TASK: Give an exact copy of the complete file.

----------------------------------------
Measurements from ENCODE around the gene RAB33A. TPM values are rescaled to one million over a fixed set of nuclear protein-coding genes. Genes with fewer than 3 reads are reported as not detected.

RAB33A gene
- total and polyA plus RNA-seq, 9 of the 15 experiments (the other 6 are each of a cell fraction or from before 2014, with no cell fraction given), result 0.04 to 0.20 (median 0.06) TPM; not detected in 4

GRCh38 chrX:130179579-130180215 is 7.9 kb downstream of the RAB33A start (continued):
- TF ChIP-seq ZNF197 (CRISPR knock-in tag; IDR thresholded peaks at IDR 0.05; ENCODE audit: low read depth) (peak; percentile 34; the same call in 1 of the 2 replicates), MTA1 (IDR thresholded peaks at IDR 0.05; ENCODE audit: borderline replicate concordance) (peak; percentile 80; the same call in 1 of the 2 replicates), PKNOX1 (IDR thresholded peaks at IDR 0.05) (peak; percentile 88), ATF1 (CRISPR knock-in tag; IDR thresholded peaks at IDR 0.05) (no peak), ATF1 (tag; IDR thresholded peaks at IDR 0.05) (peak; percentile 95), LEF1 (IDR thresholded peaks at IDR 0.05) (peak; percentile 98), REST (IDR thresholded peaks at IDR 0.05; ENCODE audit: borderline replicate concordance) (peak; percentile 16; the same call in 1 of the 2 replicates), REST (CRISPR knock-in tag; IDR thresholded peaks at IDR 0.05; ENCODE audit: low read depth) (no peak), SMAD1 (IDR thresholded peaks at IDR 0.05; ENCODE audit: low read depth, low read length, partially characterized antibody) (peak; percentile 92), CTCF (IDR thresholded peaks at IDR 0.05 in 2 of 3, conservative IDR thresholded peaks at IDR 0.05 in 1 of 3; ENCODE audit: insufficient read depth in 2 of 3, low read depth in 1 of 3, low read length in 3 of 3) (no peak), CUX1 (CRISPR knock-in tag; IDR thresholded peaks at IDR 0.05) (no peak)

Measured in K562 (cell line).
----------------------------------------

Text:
Measurements from ENCODE around the gene RAB33A. TPM values are rescaled to one million over a fixed set of nuclear protein-coding genes. Genes with fewer than 3 reads are reported as not detected.

RAB33A gene
- total and polyA plus RNA-seq, 9 of the 15 experiments (the other 6 are each of a cell fraction or from before 2014, with no cell fraction given), result 0.04 to 0.20 (median 0.06) TPM; not detected in 4

GRCh38 chrX:130179579-130180215 is 7.9 kb downstream of the RAB33A start (continued):
- TF ChIP-seq ZNF197 (CRISPR knock-in tag; IDR thresholded peaks at IDR 0.05; ENCODE audit: low read depth) (peak; percentile 34; the same call in 1 of the 2 replicates), MTA1 (IDR thresholded peaks at IDR 0.05; ENCODE audit: borderline replicate concordance) (peak; percentile 80; the same call in 1 of the 2 replicates), PKNOX1 (IDR thresholded peaks at IDR 0.05) (peak; percentile 88), ATF1 (CRISPR knock-in tag; IDR thresholded peaks at IDR 0.05) (no peak), ATF1 (tag; IDR thresholded peaks at IDR 0.05) (peak; percentile 95), LEF1 (IDR thresholded peaks at IDR 0.05) (peak; percentile 98), REST (IDR thresholded peaks at IDR 0.05; ENCODE audit: borderline replicate concordance) (peak; percentile 16; the same call in 1 of the 2 replicates), REST (CRISPR knock-in tag; IDR thresholded peaks at IDR 0.05; ENCODE audit: low read depth) (no peak), SMAD1 (IDR thresholded peaks at IDR 0.05; ENCODE audit: low read depth, low read length, partially characterized antibody) (peak; percentile 92), CTCF (IDR thresholded peaks at IDR 0.05 in 2 of 3, conservative IDR thresholded peaks at IDR 0.05 in 1 of 3; ENCODE audit: insufficient read depth in 2 of 3, low read depth in 1 of 3, low read length in 3 of 3) (no peak), CUX1 (CRISPR knock-in tag; IDR thresholded peaks at IDR 0.05) (no peak)

Measured in K562 (cell line).